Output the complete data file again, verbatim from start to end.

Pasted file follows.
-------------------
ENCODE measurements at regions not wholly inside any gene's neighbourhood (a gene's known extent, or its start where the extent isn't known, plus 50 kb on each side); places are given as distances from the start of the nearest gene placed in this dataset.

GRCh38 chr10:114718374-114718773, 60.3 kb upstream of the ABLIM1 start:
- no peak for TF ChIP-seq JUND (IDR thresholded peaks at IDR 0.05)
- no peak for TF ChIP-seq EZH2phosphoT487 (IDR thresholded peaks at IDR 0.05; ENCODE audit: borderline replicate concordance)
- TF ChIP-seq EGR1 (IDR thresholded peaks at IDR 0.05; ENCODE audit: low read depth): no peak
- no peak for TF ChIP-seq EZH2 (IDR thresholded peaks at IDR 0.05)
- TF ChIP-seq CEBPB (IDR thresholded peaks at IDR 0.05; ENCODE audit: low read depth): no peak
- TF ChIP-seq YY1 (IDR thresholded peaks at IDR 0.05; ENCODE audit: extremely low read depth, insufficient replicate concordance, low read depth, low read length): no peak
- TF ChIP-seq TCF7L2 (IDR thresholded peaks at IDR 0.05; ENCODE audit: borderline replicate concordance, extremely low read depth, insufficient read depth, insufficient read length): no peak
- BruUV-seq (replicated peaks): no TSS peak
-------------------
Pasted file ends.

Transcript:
ENCODE measurements at regions not wholly inside any gene's neighbourhood (a gene's known extent, or its start where the extent isn't known, plus 50 kb on each side); places are given as distances from the start of the nearest gene placed in this dataset.

GRCh38 chr10:114718374-114718773, 60.3 kb upstream of the ABLIM1 start:
- no peak for TF ChIP-seq JUND (IDR thresholded peaks at IDR 0.05)
- no peak for TF ChIP-seq EZH2phosphoT487 (IDR thresholded peaks at IDR 0.05; ENCODE audit: borderline replicate concordance)
- TF ChIP-seq EGR1 (IDR thresholded peaks at IDR 0.05; ENCODE audit: low read depth): no peak
- no peak for TF ChIP-seq EZH2 (IDR thresholded peaks at IDR 0.05)
- TF ChIP-seq CEBPB (IDR thresholded peaks at IDR 0.05; ENCODE audit: low read depth): no peak
- TF ChIP-seq YY1 (IDR thresholded peaks at IDR 0.05; ENCODE audit: extremely low read depth, insufficient replicate concordance, low read depth, low read length): no peak
- TF ChIP-seq TCF7L2 (IDR thresholded peaks at IDR 0.05; ENCODE audit: borderline replicate concordance, extremely low read depth, insufficient read depth, insufficient read length): no peak
- BruUV-seq (replicated peaks): no TSS peak